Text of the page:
Bruised behinds and ignored instructions are in plentiful supply on a one-day elephant-handler excursion in Chiang Mai
The elephant looms large in Thai history and culture. Signs of its omnipotence are everywhere. The symbol of the Bangkok Metropolitan Administration depicts the Hindu god Indra astride his elephant, named Erawan. Outside Thai universities lie shrines to Ganesha, the elephant-headed god of knowledge. The old flag of Siam, featuring a sacred white elephant, still adorns certain museums and photographic archives.
While elephant rides have long been an itinerary-filler in the Kingdom, in recent years a number of camps have opened in the north of Thailand where visitors can train to be a mahout – an elephant handler – for a day, a week or more.
One such facility is the Ran-Tong Save and Rescue Elephant Centre, which claims to have rescued eight of its elephants from the streets of Bangkok. It doesn’t keep its charges chained up or put on any circus-style shows either, which are encouraging signs that the animals are treated well.
Our half-day programme started with an early morning pickup and an hour’s drive out of Chiang Mai city to the green highlands of Mae Taeng. Elephants are perfectly adapted to these undulating regions, even serving as the taxis and trains of a century ago, when a journey from Bangkok to Chiang Mai could take a month or more.
The camp sits at the bottom of a verdant valley, where we were first introduced to the elephants in an outdoor area ringed by wooden buildings where we fed them bananas and sugarcane before donning straw hats and rough-hewn cotton shirts.
During the initial briefing session, the lead mahout quickly shot down any high-flying pretensions of attaining much expertise as an elephant handler in a single day. He flashed a chalkboard displaying the Thai words for the six main commands: melong (lie down); hao (stop); khwa (turn right); sai (turn left); toy (reverse); pai (go). “Don’t worry,” he said, laughing. “The elephants won’t listen to you anyway.”
It was soon time to meet our elephants for the day. My ride, named Mae Baer, was a small female aged five or six. All the other creatures that would serve as our mounts and mentors were females too: a safety precaution because males are simply too unpredictable to ever fully tame. When they go into musth during the rutting season, they defy the gentle giant stereotype and become extremely dangerous. Last year, a bull elephant terrorised a series of automobile drivers in Thailand’s Khao Yai National Park by charging at and damaging their vehicles.
For those at the tamer end of the scale there are three main ways of getting on an elephant, thereby multiplying one’s chances of looking awkward and foolhardy. The most difficult methods are either being lifted up by its trunk and scrambling over its head or climbing up a leg that it extends to give you a boost. Most of us chose the easiest option: waiting for the real mahout to make the beast squat down and then clambering up onto its back.
To ride one of these jumbos, the mahout sits behind its ears, holding on to what looks and feels like a length of garden hose wrapped around its neck. This is a precarious position. Each time the creature dips its skull, cratered with bumps and indentations and carpeted in spiny black hair, the mahout has to grip on to the hose tightly and veer back so as not to take a tumble.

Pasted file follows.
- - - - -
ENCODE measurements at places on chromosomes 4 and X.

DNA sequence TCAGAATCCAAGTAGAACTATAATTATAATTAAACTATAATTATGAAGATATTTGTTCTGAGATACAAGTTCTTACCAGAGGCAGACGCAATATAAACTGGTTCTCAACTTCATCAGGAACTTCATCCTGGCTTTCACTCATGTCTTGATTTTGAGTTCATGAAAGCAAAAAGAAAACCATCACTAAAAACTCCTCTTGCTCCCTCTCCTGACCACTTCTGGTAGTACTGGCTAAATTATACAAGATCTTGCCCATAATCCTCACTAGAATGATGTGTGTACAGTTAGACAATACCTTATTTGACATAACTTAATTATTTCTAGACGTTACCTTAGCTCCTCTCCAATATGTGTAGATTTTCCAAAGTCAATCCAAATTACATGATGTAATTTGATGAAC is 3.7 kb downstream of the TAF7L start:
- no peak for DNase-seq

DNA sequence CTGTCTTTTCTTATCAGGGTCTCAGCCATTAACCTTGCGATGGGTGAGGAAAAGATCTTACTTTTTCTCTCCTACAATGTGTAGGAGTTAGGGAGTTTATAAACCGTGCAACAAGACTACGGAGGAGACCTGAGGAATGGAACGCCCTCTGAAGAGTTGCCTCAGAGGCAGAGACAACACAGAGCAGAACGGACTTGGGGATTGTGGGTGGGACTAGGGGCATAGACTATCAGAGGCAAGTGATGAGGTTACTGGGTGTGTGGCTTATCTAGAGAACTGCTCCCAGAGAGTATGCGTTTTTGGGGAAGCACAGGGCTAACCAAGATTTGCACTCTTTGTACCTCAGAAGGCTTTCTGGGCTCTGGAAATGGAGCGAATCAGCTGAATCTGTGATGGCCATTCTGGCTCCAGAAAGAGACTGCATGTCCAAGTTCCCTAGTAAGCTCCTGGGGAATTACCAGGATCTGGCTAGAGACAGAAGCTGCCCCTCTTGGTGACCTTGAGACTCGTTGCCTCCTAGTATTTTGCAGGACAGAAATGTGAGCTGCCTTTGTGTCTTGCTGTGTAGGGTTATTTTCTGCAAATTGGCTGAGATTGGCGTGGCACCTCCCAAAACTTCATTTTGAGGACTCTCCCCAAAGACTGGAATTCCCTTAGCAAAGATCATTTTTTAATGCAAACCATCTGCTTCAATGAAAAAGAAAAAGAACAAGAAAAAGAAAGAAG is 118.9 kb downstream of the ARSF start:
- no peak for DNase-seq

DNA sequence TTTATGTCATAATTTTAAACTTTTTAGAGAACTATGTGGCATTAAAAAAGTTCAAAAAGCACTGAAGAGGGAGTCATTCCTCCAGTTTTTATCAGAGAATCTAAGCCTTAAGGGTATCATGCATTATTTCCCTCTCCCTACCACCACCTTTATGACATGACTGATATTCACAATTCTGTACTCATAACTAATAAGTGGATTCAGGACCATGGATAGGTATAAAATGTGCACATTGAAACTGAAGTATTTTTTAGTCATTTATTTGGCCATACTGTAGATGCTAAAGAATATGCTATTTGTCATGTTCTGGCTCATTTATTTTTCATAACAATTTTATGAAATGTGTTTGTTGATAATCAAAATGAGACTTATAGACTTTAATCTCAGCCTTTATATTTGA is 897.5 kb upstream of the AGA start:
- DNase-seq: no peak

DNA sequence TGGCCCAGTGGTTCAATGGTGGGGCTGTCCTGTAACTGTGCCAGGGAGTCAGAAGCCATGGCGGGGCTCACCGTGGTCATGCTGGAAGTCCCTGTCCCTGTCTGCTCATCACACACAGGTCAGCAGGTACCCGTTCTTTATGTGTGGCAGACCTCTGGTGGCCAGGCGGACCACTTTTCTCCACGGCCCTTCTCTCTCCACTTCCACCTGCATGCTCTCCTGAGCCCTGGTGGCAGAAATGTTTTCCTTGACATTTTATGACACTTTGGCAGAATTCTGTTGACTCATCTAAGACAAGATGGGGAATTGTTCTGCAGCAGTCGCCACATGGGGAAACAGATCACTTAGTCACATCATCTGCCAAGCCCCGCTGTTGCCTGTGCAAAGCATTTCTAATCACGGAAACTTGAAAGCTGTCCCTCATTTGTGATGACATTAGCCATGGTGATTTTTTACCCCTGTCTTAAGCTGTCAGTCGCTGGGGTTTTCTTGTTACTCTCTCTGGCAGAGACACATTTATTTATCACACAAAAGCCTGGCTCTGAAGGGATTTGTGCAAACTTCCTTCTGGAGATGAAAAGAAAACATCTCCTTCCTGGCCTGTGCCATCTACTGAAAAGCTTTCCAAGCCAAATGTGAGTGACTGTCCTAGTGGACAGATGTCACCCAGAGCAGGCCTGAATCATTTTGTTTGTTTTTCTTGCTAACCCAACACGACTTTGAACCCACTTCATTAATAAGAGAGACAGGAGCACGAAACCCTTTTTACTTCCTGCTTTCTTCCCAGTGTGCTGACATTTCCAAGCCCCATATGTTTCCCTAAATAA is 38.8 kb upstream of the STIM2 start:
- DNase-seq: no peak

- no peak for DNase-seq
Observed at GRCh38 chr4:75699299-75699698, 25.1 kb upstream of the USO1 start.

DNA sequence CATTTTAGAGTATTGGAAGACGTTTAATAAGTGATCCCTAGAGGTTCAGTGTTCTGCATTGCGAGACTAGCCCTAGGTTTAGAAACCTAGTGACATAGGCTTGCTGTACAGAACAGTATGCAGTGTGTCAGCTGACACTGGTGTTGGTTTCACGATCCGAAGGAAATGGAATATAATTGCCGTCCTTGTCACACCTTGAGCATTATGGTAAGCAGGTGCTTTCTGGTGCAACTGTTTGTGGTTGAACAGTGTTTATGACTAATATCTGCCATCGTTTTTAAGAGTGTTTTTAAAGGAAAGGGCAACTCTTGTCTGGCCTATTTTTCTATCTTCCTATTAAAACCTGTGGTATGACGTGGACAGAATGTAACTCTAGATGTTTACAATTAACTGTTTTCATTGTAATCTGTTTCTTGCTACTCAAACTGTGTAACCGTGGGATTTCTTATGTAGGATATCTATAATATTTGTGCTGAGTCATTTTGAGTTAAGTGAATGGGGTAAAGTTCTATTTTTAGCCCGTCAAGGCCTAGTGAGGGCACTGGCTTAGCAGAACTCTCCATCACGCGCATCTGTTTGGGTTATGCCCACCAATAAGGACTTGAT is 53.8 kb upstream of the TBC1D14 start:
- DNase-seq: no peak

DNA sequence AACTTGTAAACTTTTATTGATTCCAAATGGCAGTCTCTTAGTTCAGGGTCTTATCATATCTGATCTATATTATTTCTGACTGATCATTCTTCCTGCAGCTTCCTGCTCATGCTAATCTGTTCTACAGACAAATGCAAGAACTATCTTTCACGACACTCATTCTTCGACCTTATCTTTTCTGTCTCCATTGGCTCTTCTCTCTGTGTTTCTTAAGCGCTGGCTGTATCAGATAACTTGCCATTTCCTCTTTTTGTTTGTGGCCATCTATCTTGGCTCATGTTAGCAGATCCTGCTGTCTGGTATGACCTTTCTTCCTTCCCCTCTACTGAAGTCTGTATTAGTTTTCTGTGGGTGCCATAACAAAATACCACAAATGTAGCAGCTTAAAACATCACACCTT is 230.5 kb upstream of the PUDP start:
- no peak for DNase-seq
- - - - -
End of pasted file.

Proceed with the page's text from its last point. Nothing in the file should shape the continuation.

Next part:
Within 10 minutes the lead guide’s prophecy had come true. The world’s largest living land animal ignored all of our repeated instructions. We were not driving them so much as they were following their gut instincts, frequently stopping to forage as they ambled along the path.
For the most part, it was more of a comedy caper than a wildlife thriller, although at one point one of the bigger beasts, carrying a Western couple, veered off the dirt path and into a rattling clump of bamboo to start chewing the leaves, leaving them with a few scratches after a keen flogging by the branches. Soon a mahout stepped in to help them out of harm’s way. Of course, the animal listened to his commands.
The final leg of training day involved bathing the elephants in a pool; they returned the favour by using their trunks as shower hoses. Afterwards, still dripping water, the most daring newbie in our group attempted to mount her charge by letting the animal lift her up with its trunk. Beaming throughout, she scrambled up and over its head to assume the seat of honour atop its neck – a feat of proboscidean gymnastics that proved some rookies can make it to the next level of training.
With the fantasy of becoming skilled elephant handlers well and truly extinct, it was time for some reality checks about this endangered species. During the final briefing our guide told us that there are now just 7,000 elephants left in Thailand, down from 100,000 a century ago.
Adam Oswell, the founder and director of the Wildlife 1 Conservancy based in Chiang Mai, agrees. In 2012 he carried out a comprehensive survey of elephant camps and zoos in Thailand for the wildlife trade monitoring network Traffic, counting some 5,043 individuals.
Asked about the creature’s future in Thailand, Oswell said: “It’s pretty grim because of the loss of habitat and being poached for their tusks. These days conservation work is all about protection, limiting the damage. So the only viable option for elephants in captivity is tourism.”
For an animal that once carried kings and appeared on the national flag, it’s a mighty big fall from grace. But at least it beats extinction.
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